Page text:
Infant Wrongful Death Lawsuit

A wrongful death case is obviously an unfortunate nightmare that parents never want to deal with and never planned to deal with. On the contrary, you probably planned on bringing another life into your world, yet instead you now have to plan for unforeseen expenses after your devastating loss.

The grief is so great that usually only those that have been in the position can understand, and there is no way to bring your loved one back.

To add insult to injury, you now have a stack of bills that need to be paid even though you may not be able to pay them. Yet, if the loss of your baby is due to the negligent and careless medical mistakes made by a healthcare provider or any other liable party, you have the legal right to file a wrongful death lawsuit and seek compensation against those responsible.

What If I Don’t Feel Like Filing an Infant Wrongful Death Lawsuit?

It is perfectly understandable to be caught up in the grief of a wrongful death case. You did not foresee this outcome and now that you’re in this situation, sometimes all you want to do is repress the pain of it.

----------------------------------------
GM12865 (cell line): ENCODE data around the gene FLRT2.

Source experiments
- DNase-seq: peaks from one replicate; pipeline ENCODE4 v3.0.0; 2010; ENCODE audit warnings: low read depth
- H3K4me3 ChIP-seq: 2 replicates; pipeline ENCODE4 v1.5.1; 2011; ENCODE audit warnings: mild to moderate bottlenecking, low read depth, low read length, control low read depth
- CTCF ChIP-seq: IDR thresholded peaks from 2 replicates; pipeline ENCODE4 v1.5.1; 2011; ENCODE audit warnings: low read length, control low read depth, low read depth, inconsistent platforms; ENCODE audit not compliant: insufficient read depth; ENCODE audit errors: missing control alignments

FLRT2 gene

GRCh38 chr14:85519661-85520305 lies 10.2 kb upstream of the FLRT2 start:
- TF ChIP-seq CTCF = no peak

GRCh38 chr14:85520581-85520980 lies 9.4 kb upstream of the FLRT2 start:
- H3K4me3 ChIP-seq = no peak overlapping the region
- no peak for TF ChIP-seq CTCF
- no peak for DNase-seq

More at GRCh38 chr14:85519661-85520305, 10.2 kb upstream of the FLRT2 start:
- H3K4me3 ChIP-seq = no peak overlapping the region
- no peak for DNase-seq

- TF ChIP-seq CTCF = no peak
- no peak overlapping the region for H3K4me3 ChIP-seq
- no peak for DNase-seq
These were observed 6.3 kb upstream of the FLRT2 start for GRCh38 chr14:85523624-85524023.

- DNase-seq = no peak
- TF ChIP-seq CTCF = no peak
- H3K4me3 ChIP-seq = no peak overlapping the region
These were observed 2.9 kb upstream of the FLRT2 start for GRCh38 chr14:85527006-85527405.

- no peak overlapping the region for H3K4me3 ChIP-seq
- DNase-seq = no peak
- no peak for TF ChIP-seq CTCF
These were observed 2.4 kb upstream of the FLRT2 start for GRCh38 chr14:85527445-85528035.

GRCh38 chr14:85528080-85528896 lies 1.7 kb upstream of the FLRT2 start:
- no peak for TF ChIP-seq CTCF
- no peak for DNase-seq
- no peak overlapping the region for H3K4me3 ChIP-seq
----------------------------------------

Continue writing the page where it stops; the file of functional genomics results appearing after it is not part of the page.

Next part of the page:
You need to be able to work toward a wrongful death lawsuit when you’re ready –not before- but keep in mind that going through the motions of a wrongful death lawsuit will help you fight for justice, and in turn may help others who find themselves in this unfortunate situation.

How Does a Lawsuit for the Wrongful Death of My Baby Help?

Filing a wrongful death lawsuit helps you to control the outcome of the tragedy that has happened to you and your family. Additionally, you can preserve a sense of justice as you hold the party responsible whose mistakes led to the wrongful death in the first place. Both of these measures –the therapy of controlling the action and the justice of holding the guilty party responsible- are both actions that will help you to move forward and, statistically, you will be healthier faster by taking these measures.